“Not quite a rock star, just a senator from Vermont,” he said.
Sanders, a self-declared socialist, was speaking in front of a rally celebrating the 50th anniversary of Medicare being signed into law. Attendees in bright primary colors signaling the unions they represented mixed with liberal activists rallying to expand the entitlement program, representing the type of Democrats most supportive of Sanders' long-shot bid for the White House.
At times, it seemed the candidate was less campaigning for new supporters than reconvening with old friends.
“If Bernie Sanders were the president of the United States, this celebration would be taking place in the White House,” said Rose Ann DeMoro, executive director of National Nurses United and an executive committee member of the AFL-CIO. “He is one of us.”
To some at the rally, Sanders' longstanding relationship with labor organizations was a key selling point. Kathy Wanger said she had first heard of Sanders a few years before, when he addressed her union, and was disappointed that he was not planning on running for higher office at the time.
“He is a very, very strong supporter of Medicare for all,” said Andrea Miller, a rally attendee who said she had been involved in movements to draft Sanders to run. “Always has been.”
Sanders' strong support among liberal Democrats has helped him beat expectations so far, but he'll need to move beyond existing supporters if he hopes to offer a serious challenge to Clinton. Donna Stern, a union member visiting from western Massachusetts - “the liberal part,” she clarified - said she loved the speech, but was ready to organize for the Sanders campaign even before hearing it.
“I'm already energized,” she said.
Cruz finds a place to boost his platform – the Senate
Running for president and serving in the Senate are both full-time jobs. Ted Cruz (R-Texas) is one of five people trying to do both.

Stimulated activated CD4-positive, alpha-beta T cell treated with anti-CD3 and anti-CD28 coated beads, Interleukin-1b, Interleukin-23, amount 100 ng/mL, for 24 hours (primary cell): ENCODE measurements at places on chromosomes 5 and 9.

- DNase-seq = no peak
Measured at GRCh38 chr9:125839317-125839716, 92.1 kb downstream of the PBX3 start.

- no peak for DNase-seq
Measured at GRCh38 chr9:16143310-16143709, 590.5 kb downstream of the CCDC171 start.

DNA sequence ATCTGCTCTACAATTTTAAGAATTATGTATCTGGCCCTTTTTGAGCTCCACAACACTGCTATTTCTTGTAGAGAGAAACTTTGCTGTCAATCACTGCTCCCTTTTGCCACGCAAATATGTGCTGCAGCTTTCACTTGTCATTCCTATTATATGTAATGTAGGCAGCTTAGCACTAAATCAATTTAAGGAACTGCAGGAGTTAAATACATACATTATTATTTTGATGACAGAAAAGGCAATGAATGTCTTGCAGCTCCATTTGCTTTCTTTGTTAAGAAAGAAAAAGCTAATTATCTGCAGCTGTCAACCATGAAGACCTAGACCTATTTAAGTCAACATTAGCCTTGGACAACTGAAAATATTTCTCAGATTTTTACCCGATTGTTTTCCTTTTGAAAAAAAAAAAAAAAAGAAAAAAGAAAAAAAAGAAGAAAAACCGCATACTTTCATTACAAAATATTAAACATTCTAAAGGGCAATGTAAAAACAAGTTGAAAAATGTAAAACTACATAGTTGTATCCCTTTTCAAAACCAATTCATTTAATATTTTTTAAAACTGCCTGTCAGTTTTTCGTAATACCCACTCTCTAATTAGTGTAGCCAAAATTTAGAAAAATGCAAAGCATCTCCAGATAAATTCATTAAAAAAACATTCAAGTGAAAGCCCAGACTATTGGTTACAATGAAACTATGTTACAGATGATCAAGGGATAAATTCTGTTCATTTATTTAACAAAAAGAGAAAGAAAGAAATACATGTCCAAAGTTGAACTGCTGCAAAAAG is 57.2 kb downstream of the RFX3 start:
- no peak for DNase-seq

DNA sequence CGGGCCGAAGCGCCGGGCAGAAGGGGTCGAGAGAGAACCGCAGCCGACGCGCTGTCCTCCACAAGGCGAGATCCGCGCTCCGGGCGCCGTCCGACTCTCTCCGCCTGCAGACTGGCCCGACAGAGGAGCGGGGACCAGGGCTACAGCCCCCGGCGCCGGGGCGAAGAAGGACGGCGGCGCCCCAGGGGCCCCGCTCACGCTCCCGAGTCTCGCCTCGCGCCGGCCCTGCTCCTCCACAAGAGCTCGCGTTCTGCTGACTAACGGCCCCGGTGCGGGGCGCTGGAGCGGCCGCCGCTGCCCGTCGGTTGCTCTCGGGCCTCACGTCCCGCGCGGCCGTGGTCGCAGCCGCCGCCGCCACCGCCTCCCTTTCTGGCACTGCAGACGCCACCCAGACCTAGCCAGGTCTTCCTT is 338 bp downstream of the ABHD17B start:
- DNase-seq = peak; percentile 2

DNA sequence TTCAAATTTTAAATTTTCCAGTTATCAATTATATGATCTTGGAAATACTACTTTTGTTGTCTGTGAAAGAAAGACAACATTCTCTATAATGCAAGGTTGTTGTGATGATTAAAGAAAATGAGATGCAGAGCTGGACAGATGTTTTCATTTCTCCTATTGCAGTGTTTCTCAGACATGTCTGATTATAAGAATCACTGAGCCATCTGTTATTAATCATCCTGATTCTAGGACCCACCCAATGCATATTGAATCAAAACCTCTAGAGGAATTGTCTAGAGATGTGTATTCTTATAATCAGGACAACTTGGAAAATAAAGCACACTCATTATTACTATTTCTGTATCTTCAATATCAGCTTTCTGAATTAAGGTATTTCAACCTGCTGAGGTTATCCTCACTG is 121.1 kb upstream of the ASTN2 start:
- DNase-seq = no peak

Occasionally, it can be difficult to tell which one he's doing.
As Cruz fights to define himself in in an increasingly crowded field, his day job is an attractive platform for garnering attention and burnishing his conservative credentials. He's following a time-honored tradition of politicians using their office to their advantage as they seek a higher one.
Cruz, known for his combative style and willingness to buck his party's establishment, usually finds the limelight. On Wednesday, he used his power as chair of a Senate subcommittee to interrogate the head of the Internal Revenue Service about accusations that the agency had unfairly targeted conservative nonprofits in 2012.
Before getting to the point of the hearing, though, he took the opportunity to pontificate on the U.S. tax system.
“With the exponential growth of the tax code, we have seen the creation of an entity I believe is no longer serving the American people,” he said in his opening statement. His campaign tweeted a story about the hearing with the hash tag #AbolishTheIRS and later shared coverage of his invocation of the ghost of Richard Nixon.
The week before, he used the same subcommittee chairmanship to lambast the Supreme Court for rulings unpopular with conservatives. At the time, his campaign promised that Cruz's Supreme Court credentials would be an aspect of his case to the conservative base.
“He's a U.S. senator and he has responsibilities to 26 million Texans to represent them in the United States Senate,” said campaign spokesperson Rick Tyler. “He takes that job very seriously, and you've seen that over the past few days.
“It shouldn't surprise anybody that those would be the same issues that he talks about in his campaign for president,” Tyler added.
Clinton distances herself from Obama on Islamic State
Hillary Rodham Clinton put some distance between herself and the Obama administration's handling of the fight against Islamic State militants, saying she had pushed, unsuccessfully, to do more early on to help Syrian moderate forces in the fight against President Bashar Assad.
"I believed that they would be more likely to work with the United States and the West if we supported them early," Clinton said in the morning email newsletter theSkimm.
"That was not the policy that was adopted at that time."